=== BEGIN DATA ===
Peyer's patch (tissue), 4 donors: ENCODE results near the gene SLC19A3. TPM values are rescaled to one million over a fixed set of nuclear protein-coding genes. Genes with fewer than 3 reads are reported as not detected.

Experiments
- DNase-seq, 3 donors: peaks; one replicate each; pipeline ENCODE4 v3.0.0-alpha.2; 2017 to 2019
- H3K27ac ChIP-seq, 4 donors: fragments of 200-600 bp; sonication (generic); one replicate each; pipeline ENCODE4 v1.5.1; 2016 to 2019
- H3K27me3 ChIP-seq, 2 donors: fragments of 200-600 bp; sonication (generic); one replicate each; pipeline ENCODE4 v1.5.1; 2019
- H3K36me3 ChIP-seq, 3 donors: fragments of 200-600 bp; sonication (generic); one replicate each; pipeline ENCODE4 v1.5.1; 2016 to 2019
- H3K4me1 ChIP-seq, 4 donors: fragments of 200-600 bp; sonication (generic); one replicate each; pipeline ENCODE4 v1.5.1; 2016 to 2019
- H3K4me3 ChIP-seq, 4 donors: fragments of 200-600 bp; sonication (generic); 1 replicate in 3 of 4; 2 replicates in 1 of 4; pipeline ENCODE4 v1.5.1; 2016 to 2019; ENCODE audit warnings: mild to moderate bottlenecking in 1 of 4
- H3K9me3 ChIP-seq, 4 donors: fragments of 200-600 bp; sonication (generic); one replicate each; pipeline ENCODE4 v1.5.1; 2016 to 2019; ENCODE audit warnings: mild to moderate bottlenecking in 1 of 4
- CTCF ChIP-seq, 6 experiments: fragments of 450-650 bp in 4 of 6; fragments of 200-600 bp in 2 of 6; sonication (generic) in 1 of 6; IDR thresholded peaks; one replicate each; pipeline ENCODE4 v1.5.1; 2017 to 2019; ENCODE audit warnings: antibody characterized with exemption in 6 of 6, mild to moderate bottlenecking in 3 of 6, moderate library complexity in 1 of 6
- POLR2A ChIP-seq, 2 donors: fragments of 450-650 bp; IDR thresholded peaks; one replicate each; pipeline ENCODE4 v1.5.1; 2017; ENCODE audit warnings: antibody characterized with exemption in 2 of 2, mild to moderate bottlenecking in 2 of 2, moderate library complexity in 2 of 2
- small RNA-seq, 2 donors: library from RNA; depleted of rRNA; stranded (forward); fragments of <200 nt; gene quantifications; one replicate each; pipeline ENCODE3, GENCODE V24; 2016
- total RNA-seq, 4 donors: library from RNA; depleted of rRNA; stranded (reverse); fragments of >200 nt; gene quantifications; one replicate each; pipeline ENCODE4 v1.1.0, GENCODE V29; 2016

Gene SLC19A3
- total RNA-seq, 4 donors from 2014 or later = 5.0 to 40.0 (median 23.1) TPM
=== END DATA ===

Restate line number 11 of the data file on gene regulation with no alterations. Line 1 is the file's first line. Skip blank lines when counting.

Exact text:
- POLR2A ChIP-seq, 2 donors: fragments of 450-650 bp; IDR thresholded peaks; one replicate each; pipeline ENCODE4 v1.5.1; 2017; ENCODE audit warnings: antibody characterized with exemption in 2 of 2, mild to moderate bottlenecking in 2 of 2, moderate library complexity in 2 of 2